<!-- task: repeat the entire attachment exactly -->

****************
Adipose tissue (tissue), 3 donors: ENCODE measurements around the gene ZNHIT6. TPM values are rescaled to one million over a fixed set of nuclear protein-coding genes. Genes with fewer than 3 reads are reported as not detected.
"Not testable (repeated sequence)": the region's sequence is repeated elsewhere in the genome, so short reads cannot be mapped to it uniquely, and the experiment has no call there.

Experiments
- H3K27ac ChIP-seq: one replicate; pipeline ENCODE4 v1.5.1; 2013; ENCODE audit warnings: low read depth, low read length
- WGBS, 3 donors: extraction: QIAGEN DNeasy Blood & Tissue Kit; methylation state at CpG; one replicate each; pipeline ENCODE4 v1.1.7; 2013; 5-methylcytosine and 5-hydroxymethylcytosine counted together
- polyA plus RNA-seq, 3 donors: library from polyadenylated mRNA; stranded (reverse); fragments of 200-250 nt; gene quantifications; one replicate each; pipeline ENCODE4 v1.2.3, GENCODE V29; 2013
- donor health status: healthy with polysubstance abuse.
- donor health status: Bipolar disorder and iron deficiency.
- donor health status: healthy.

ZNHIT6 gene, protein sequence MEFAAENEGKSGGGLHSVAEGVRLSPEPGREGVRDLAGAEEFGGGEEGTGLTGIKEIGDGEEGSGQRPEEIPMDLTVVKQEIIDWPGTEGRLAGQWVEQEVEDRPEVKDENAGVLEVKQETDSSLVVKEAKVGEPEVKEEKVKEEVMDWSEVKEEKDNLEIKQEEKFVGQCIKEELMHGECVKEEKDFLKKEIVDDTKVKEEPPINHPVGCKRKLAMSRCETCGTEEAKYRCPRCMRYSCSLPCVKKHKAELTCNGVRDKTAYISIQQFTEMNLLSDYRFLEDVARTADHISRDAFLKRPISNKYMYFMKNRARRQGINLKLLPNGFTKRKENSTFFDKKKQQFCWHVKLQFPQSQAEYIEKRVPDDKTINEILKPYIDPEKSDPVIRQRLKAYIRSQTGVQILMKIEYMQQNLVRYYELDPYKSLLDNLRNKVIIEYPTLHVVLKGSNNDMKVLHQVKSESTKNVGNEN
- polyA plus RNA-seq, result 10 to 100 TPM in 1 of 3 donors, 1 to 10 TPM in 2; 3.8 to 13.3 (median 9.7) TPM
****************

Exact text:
Adipose tissue (tissue), 3 donors: ENCODE measurements around the gene ZNHIT6. TPM values are rescaled to one million over a fixed set of nuclear protein-coding genes. Genes with fewer than 3 reads are reported as not detected.
"Not testable (repeated sequence)": the region's sequence is repeated elsewhere in the genome, so short reads cannot be mapped to it uniquely, and the experiment has no call there.

Experiments
- H3K27ac ChIP-seq: one replicate; pipeline ENCODE4 v1.5.1; 2013; ENCODE audit warnings: low read depth, low read length
- WGBS, 3 donors: extraction: QIAGEN DNeasy Blood & Tissue Kit; methylation state at CpG; one replicate each; pipeline ENCODE4 v1.1.7; 2013; 5-methylcytosine and 5-hydroxymethylcytosine counted together
- polyA plus RNA-seq, 3 donors: library from polyadenylated mRNA; stranded (reverse); fragments of 200-250 nt; gene quantifications; one replicate each; pipeline ENCODE4 v1.2.3, GENCODE V29; 2013
- donor health status: healthy with polysubstance abuse.
- donor health status: Bipolar disorder and iron deficiency.
- donor health status: healthy.

ZNHIT6 gene, protein sequence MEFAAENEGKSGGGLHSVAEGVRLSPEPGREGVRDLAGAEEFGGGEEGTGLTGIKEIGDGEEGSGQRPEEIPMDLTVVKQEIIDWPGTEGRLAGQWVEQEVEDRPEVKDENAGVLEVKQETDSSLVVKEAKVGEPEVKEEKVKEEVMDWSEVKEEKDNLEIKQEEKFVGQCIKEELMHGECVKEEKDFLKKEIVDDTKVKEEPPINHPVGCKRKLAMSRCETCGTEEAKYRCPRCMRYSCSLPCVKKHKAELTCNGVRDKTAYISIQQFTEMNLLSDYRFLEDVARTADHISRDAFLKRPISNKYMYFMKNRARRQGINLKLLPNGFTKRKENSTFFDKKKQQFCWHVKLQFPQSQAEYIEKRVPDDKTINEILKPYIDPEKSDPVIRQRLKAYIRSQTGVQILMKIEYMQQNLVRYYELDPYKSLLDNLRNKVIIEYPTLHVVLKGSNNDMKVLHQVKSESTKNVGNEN
- polyA plus RNA-seq, result 10 to 100 TPM in 1 of 3 donors, 1 to 10 TPM in 2; 3.8 to 13.3 (median 9.7) TPM